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CIGR Handbook of Agricultural Engineering, Volume IV Agro Processing Engineering, Chapter 2 Root Crops, Part 2.4 Cassava Storage

Published by the American Society of Agricultural and Biological Engineers, St. Joseph, Michigan

Citation:  CIGR Handbook of Agricultural Engineering, Volume IV Agro-Processing Engineering, Chapter 2 Root Crops, Part 2.4 Cassava Storage, pp. 157-182  .(doi:10.13031/2013.36393)
Authors:   L. U. Opara
Keywords:   Section Headings: 2.4.1 General, 2.4.2 Maturity, Harvesting, and Yield, 2.4.3 Handling, Curing, and Packaging, 2.4.4 Storage Environment Requirements, 2.4.5 Postharvest Treatments, 2.4.6 Storage Disorders and Diseases, 2.4.7 Types of Storage Structures, 2.4.8 Agroprocessing of Cassava Roots, 2.4.9 Nutritional and Engineering Properties,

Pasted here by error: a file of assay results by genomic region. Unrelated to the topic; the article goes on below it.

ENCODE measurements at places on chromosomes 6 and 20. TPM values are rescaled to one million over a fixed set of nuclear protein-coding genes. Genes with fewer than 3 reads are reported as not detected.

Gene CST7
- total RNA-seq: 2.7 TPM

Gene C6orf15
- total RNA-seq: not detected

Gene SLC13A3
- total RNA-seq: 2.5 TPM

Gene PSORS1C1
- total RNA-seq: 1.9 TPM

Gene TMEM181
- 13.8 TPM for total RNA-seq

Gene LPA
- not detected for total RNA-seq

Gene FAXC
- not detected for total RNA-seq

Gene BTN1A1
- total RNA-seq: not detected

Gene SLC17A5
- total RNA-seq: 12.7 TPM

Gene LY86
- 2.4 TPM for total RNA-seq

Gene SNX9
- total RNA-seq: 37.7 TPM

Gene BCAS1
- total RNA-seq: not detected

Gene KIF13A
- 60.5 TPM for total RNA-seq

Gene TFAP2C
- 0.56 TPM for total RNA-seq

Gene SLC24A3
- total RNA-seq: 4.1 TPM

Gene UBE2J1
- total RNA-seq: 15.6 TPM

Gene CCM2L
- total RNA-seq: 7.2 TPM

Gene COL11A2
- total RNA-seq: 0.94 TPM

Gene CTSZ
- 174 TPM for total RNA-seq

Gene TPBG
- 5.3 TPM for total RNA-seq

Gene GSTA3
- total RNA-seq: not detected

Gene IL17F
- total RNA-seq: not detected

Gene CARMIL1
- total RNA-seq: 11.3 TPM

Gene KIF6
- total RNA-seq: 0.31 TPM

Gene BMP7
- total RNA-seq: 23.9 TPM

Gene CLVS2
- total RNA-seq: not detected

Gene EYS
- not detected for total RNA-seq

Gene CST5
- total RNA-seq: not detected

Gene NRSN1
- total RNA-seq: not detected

First paragraph: Cassava (Manihot esculenta Crantz) also is called yuc(c)a (Spanish), mandioca (Portuguese), tapioca, manioc (French), and ketella, ubi kayu, or kaspe in Indonesia. Cassava belongs to the family Euphorbiaceae.Many varieties are cultivated in the tropics, including improved high-yield cultivars developed at the International Institute for Tropical Agriculture in Nigeria, Centro International de Agricultura Tropical in Colombia, and other research centers. Several varieties of cassava are cultivated in many parts of the world, and these can be classified into two groups (sweet and bitter) based on the linamarin content of the roots [1]. In practice, the difference between the two groups is often obscure. Each cassava stem usually bears multiple tubers (Fig. 2.42).

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